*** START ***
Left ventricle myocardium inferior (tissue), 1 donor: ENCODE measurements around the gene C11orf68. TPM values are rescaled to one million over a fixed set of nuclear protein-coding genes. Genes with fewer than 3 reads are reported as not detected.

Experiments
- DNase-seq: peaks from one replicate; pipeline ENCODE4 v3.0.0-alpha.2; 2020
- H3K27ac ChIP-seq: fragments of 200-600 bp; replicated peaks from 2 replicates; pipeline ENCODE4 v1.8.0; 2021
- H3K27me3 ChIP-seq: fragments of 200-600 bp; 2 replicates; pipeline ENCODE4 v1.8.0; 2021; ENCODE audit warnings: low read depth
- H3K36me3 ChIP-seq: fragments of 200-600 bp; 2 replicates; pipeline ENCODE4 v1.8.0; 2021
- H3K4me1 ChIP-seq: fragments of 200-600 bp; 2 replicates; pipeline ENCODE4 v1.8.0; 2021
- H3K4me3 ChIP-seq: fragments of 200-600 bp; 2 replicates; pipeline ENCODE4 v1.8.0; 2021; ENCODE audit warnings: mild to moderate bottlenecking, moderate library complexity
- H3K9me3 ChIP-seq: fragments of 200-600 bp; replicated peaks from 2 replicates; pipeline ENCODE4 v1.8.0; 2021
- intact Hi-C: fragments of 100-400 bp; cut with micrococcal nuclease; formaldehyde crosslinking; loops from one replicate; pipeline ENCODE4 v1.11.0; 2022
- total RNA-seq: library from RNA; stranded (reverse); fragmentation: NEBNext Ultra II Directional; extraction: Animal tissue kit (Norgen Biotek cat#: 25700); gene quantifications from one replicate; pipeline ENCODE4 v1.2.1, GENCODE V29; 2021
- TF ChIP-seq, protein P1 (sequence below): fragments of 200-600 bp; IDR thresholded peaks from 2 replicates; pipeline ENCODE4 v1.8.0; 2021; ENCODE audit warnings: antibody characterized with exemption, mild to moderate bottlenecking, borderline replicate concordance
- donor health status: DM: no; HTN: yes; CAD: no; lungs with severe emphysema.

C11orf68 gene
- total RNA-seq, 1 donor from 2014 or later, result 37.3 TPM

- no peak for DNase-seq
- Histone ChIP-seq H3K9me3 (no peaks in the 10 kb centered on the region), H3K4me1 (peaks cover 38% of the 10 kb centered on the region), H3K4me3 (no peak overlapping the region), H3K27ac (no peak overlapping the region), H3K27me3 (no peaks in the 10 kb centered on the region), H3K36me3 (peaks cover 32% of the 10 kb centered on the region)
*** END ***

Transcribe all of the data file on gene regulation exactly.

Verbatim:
Left ventricle myocardium inferior (tissue), 1 donor: ENCODE measurements around the gene C11orf68. TPM values are rescaled to one million over a fixed set of nuclear protein-coding genes. Genes with fewer than 3 reads are reported as not detected.

Experiments
- DNase-seq: peaks from one replicate; pipeline ENCODE4 v3.0.0-alpha.2; 2020
- H3K27ac ChIP-seq: fragments of 200-600 bp; replicated peaks from 2 replicates; pipeline ENCODE4 v1.8.0; 2021
- H3K27me3 ChIP-seq: fragments of 200-600 bp; 2 replicates; pipeline ENCODE4 v1.8.0; 2021; ENCODE audit warnings: low read depth
- H3K36me3 ChIP-seq: fragments of 200-600 bp; 2 replicates; pipeline ENCODE4 v1.8.0; 2021
- H3K4me1 ChIP-seq: fragments of 200-600 bp; 2 replicates; pipeline ENCODE4 v1.8.0; 2021
- H3K4me3 ChIP-seq: fragments of 200-600 bp; 2 replicates; pipeline ENCODE4 v1.8.0; 2021; ENCODE audit warnings: mild to moderate bottlenecking, moderate library complexity
- H3K9me3 ChIP-seq: fragments of 200-600 bp; replicated peaks from 2 replicates; pipeline ENCODE4 v1.8.0; 2021
- intact Hi-C: fragments of 100-400 bp; cut with micrococcal nuclease; formaldehyde crosslinking; loops from one replicate; pipeline ENCODE4 v1.11.0; 2022
- total RNA-seq: library from RNA; stranded (reverse); fragmentation: NEBNext Ultra II Directional; extraction: Animal tissue kit (Norgen Biotek cat#: 25700); gene quantifications from one replicate; pipeline ENCODE4 v1.2.1, GENCODE V29; 2021
- TF ChIP-seq, protein P1 (sequence below): fragments of 200-600 bp; IDR thresholded peaks from 2 replicates; pipeline ENCODE4 v1.8.0; 2021; ENCODE audit warnings: antibody characterized with exemption, mild to moderate bottlenecking, borderline replicate concordance
- donor health status: DM: no; HTN: yes; CAD: no; lungs with severe emphysema.

C11orf68 gene
- total RNA-seq, 1 donor from 2014 or later, result 37.3 TPM

- no peak for DNase-seq
- Histone ChIP-seq H3K9me3 (no peaks in the 10 kb centered on the region), H3K4me1 (peaks cover 38% of the 10 kb centered on the region), H3K4me3 (no peak overlapping the region), H3K27ac (no peak overlapping the region), H3K27me3 (no peaks in the 10 kb centered on the region), H3K36me3 (peaks cover 32% of the 10 kb centered on the region)